Winners Announced

Sports Journalism Competition 2015

Sports Journalism — A rundown of that remarkable win from your favorite team, a feature piece about the olympic swimmer you have always admired, or an op-ed on the representation of women in sports media. It's sports journalism time at Write the World - let's get the ball rolling!

** This competition is now closed but you are welcome to read the published writing and blog posts.**

Sports writing can be exciting and entertaining, illuminating and insightful...or all of these things. From surfing to croquet, from arm wrestling to cockroach racing, to the myriad of themes and issues both on and off the field—writing about sport can be as broad as sport itself.
Write a sports journalism piece (250-500 words) for a newspaper, magazine, or online publication. 
  • School game or match: Does your school team have a big game on the horizon? Go along and soak up the atmosphere. Take notes and photos. Capture the experience in words for your reader. Sometimes the most interesting things happen off the field so keep alert! 
  • Local competition: Perhaps your town or city has a table tennis tournament coming up, or soccer league play-offs, or a synchronized swimming competition. Check out the newspaper or an online events guide for inspiration. 
  • Favorite Sportsperson: Write a feature piece on your favorite sportsperson. What do you admire about them? Arrange an interview with them if you can. 
  • Ethics: Are you interested in how ethics and sports intersect? Explore the topic of performance enhancing drugs, unpaid student superstars vs. over-paid professionals, or the alleged high rates of violence and domestic abuse amongst some pro athletes.
  • Health impacts: Dig into the health benefits of playing sports in high school. Alternatively, investigate the physical dangers of contact sports— such as the concussion controversy surrounding some codes of football. 
  • Women in Sports: Women's sports are greatly underrepresented in the media. Furthermore, very few women hold key positions in sports journalism.  Write an op-ed on the underrepresenation of women in sport.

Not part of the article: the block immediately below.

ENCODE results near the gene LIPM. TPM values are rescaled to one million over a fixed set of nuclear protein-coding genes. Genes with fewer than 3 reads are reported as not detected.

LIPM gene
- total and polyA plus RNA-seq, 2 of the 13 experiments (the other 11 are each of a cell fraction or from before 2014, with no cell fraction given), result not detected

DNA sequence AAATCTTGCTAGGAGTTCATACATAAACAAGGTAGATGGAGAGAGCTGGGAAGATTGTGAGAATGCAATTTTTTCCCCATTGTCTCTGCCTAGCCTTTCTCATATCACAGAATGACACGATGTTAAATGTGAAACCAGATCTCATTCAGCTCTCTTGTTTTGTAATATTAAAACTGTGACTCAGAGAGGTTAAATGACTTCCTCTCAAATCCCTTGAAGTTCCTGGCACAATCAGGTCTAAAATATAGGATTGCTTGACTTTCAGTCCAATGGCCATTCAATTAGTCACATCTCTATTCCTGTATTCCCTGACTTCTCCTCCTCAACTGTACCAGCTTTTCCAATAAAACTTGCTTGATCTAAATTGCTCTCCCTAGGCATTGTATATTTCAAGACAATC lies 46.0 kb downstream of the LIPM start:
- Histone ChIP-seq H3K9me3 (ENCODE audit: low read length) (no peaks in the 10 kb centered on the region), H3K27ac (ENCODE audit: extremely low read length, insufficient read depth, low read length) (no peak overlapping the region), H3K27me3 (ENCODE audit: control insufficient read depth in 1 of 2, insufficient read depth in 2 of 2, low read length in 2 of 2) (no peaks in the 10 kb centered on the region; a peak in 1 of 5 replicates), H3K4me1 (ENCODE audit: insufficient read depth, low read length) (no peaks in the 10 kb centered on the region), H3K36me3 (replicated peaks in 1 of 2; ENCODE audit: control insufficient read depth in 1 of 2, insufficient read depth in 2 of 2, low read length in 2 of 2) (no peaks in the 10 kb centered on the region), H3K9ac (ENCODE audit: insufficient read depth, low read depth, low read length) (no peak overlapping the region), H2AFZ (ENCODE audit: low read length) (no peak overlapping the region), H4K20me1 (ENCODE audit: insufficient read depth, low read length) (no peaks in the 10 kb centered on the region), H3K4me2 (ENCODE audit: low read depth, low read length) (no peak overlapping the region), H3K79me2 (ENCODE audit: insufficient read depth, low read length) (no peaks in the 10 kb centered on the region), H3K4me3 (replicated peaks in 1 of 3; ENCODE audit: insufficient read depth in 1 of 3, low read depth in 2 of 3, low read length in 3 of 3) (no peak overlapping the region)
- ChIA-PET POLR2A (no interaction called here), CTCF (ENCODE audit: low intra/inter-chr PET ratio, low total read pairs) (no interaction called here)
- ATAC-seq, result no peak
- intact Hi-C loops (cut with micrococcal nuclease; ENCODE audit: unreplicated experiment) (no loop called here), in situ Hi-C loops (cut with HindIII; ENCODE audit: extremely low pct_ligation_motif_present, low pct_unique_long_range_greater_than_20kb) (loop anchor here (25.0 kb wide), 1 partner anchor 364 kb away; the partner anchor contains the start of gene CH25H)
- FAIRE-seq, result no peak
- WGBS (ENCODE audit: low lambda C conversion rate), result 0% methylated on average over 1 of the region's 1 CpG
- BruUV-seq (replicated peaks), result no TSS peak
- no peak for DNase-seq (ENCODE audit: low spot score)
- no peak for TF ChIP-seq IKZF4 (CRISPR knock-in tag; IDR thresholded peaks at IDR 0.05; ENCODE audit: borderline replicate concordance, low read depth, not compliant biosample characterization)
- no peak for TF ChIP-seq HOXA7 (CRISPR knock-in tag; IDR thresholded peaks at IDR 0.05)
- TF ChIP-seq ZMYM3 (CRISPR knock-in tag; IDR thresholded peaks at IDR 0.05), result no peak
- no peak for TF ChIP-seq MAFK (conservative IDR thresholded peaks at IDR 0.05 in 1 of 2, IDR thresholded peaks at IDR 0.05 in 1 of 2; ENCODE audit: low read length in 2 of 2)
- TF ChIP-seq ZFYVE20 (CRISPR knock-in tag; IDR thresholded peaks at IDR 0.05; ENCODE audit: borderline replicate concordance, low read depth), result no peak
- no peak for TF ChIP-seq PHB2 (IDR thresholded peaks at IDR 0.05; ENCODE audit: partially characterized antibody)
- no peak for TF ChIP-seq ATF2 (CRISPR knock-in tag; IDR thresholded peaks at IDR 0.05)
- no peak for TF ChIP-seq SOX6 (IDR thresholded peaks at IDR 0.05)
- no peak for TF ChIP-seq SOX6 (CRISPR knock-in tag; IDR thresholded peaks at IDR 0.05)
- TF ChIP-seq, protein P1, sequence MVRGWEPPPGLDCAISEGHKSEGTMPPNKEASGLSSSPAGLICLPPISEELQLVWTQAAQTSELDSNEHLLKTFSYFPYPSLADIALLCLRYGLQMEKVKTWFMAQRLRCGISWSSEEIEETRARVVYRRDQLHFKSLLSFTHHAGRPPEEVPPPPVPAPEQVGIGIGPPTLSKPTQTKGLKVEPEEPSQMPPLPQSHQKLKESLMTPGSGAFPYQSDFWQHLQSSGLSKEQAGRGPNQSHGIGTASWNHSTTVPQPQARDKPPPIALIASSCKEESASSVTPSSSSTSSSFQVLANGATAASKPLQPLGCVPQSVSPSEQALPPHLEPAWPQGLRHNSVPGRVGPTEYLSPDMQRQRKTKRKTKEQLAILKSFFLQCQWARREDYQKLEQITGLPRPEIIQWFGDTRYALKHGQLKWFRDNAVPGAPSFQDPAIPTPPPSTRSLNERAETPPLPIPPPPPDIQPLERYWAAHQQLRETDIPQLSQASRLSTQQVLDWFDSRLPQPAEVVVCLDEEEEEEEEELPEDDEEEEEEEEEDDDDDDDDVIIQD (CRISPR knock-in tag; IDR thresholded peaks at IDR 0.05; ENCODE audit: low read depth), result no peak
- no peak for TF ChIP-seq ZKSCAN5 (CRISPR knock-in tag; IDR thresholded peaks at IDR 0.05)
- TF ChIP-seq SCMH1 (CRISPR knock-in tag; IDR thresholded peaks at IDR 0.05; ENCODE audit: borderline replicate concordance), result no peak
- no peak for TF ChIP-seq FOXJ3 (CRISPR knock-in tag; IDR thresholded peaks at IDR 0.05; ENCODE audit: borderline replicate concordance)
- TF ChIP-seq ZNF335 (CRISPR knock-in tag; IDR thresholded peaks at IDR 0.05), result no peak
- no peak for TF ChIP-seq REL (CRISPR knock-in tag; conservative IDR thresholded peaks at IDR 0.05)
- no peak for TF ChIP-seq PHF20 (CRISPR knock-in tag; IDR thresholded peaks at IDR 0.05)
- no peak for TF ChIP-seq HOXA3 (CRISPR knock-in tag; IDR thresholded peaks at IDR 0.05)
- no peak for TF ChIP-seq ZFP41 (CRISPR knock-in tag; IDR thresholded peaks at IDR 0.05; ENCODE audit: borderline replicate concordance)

Guiding Ideas
Regardless of what topic you choose, make sure to:
  1. Check out the resource below: "Sports Journalism: It's all in the Stucture"
  2. Focus your attention on one issue or event.
  3. Do some background research so that you have a good understanding of the context, and what’s already been written about your topic. You may want to look into the historical record of a team you’re writing about, or a coach’s history, or the incidence of doping 20 years ago versus today. 
  4. Seek out the opinions of others and gather interesting quotes! If you’re writing about a sports event at your school, interview players, coaches, and fans. If you’re writing about a national or international event or issue, draw on newspaper and magazine articles. 
  5. Make your writing come alive with active, interesting language… especially verbs! See if you can replace “to be” verbs (am/are/is/were/was) with vibrant motion words.
250-500  words.
Guest Judge
We are thrilled to have Nathaniel Vinton as our guest judge. Nathaniel is a reporter for the New York Daily News’ sports department, and a member of the sports investigation team, often writing about performance-enhancing drugs. A lifelong student of Alpine ski racing, he has covered the sport for Ski Racing, The New York Times, The International Herald Tribune, SKI, Skiing, Men's Journal, Skiing History and other publications. His new nonfiction book, The Fall Line; How American Ski Racers Conquered a Sport on the Edge, is just out!
Best Entry: $100 (winning piece + author interview will be featured on Write the World’s website and blog)
Runner up: $50
Best Peer Review: $50 (reviewer interview will be featured on Write the World’s website and blog)
What’s Different about Write the World Competitions?
Prizes: The winning entrant will receive $100, and the runner-up and best peer-reviewer will receive $50.
Professional Recognition: The winning entry, plus the runner-up and best peer review, will be featured on our blog, with commentary from our guest judge.
Expert Review: Turn your rough draft in by Monday, May 4th, and get feedback from our team of experts—authors, writing teachers, and educational professionals.
Key Dates
Competition Opens: Monday, April 27th
Submit draft for Expert Review (optional): Monday, May 4th 
Reviews returned to Writers: Thursday, May 7th 
Final Submissions Due: Tuesday, May 12th   
Winners Announced: Friday, May 29th 
June Competition: Fantasy Writing Opens Monday, June 1
Stay tuned for more details!

Due Dates
  • May 4 - Drafts Due to Expert Reviewers

  • May 12 - Competition Deadline


​Sports Journalism Competition - Winners Announced

May 29, 2015

It seems like everyone kicked a goal this month—the sports journalism pieces were fabulous! Our guest judge, Nathaniel Vinton, had a tough time picking a winner from the pack of champions who submitted entries this month. Go to our blog to find out what he had to say about the gold-medal-worthy writing we received.